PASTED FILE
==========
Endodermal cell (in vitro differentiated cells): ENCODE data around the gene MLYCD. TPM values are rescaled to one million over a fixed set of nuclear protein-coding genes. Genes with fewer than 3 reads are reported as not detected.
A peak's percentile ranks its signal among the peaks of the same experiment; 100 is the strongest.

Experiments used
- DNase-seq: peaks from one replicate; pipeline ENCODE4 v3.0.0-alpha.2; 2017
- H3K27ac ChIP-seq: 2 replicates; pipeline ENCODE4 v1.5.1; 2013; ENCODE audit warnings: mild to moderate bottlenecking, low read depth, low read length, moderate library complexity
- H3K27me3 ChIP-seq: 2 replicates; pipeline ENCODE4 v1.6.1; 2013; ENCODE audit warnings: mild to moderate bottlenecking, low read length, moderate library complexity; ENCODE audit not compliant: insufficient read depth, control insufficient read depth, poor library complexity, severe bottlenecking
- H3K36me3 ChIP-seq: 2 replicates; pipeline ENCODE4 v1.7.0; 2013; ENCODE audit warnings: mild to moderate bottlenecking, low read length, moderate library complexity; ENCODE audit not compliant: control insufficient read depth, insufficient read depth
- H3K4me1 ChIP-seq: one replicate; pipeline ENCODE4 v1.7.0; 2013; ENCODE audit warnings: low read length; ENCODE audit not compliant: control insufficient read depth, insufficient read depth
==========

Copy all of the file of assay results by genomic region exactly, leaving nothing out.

Endodermal cell (in vitro differentiated cells): ENCODE data around the gene MLYCD. TPM values are rescaled to one million over a fixed set of nuclear protein-coding genes. Genes with fewer than 3 reads are reported as not detected.
A peak's percentile ranks its signal among the peaks of the same experiment; 100 is the strongest.

Experiments used
- DNase-seq: peaks from one replicate; pipeline ENCODE4 v3.0.0-alpha.2; 2017
- H3K27ac ChIP-seq: 2 replicates; pipeline ENCODE4 v1.5.1; 2013; ENCODE audit warnings: mild to moderate bottlenecking, low read depth, low read length, moderate library complexity
- H3K27me3 ChIP-seq: 2 replicates; pipeline ENCODE4 v1.6.1; 2013; ENCODE audit warnings: mild to moderate bottlenecking, low read length, moderate library complexity; ENCODE audit not compliant: insufficient read depth, control insufficient read depth, poor library complexity, severe bottlenecking
- H3K36me3 ChIP-seq: 2 replicates; pipeline ENCODE4 v1.7.0; 2013; ENCODE audit warnings: mild to moderate bottlenecking, low read length, moderate library complexity; ENCODE audit not compliant: control insufficient read depth, insufficient read depth
- H3K4me1 ChIP-seq: one replicate; pipeline ENCODE4 v1.7.0; 2013; ENCODE audit warnings: low read length; ENCODE audit not compliant: control insufficient read depth, insufficient read depth